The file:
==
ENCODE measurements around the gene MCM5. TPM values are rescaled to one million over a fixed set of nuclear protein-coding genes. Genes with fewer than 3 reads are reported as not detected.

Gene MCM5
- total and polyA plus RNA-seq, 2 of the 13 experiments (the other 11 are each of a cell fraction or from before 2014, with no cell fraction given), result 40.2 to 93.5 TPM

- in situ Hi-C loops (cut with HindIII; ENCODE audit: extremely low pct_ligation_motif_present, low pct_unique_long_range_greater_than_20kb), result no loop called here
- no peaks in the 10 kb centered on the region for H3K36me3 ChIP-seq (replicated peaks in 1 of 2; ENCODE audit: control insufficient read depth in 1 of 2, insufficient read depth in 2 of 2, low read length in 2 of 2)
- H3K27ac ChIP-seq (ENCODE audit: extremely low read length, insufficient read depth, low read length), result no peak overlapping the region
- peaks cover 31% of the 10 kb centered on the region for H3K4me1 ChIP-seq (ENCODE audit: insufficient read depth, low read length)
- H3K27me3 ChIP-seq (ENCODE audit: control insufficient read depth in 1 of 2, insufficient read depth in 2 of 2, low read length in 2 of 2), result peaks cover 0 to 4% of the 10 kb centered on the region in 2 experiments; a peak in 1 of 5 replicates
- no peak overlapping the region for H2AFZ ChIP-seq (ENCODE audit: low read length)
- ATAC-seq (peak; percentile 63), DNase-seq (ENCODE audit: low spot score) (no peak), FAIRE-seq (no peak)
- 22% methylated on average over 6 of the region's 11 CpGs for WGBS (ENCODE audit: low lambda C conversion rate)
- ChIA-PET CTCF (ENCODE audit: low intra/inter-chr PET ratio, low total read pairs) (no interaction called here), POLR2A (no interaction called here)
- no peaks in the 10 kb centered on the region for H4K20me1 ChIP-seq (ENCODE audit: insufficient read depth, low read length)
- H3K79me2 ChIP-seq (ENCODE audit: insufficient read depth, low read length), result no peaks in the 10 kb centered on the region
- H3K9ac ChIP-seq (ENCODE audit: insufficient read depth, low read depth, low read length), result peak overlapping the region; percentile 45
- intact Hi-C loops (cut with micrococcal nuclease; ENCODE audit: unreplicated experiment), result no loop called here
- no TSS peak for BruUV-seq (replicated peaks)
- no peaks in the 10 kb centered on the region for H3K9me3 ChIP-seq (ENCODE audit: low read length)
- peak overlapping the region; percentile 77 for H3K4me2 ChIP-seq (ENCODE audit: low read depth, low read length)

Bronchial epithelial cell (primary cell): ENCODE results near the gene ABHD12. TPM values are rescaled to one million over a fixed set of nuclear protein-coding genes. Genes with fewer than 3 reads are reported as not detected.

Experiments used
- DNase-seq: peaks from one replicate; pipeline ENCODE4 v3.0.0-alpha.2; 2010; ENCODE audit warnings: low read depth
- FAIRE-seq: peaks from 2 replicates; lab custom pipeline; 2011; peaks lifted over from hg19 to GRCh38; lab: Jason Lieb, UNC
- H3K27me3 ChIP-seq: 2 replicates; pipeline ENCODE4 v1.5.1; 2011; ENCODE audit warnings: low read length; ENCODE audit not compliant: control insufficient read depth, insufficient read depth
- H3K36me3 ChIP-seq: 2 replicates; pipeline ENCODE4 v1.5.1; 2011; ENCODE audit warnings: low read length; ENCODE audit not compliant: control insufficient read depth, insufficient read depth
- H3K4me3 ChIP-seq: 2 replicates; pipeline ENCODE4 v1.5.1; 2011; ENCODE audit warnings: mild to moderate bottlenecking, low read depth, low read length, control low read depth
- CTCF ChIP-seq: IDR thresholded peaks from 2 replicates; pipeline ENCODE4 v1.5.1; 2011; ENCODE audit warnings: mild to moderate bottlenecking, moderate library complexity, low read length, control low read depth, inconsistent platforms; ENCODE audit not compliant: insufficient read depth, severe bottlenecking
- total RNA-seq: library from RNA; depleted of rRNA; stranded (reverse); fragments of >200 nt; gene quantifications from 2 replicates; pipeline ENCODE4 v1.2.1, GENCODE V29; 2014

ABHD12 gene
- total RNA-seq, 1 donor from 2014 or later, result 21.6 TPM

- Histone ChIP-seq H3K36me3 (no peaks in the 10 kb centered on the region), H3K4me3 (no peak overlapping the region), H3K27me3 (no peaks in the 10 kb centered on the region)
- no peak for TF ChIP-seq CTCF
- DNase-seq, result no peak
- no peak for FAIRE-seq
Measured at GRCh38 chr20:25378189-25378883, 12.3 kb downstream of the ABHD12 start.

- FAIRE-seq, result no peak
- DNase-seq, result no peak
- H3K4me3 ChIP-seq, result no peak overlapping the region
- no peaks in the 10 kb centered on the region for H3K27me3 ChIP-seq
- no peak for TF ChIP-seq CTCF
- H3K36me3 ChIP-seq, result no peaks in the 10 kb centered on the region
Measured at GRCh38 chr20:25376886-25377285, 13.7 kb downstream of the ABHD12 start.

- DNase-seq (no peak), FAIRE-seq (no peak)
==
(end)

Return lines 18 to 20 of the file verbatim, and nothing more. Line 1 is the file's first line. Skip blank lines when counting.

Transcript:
- no peaks in the 10 kb centered on the region for H3K9me3 ChIP-seq (ENCODE audit: low read length)
- peak overlapping the region; percentile 77 for H3K4me2 ChIP-seq (ENCODE audit: low read depth, low read length)

Bronchial epithelial cell (primary cell): ENCODE results near the gene ABHD12. TPM values are rescaled to one million over a fixed set of nuclear protein-coding genes. Genes with fewer than 3 reads are reported as not detected.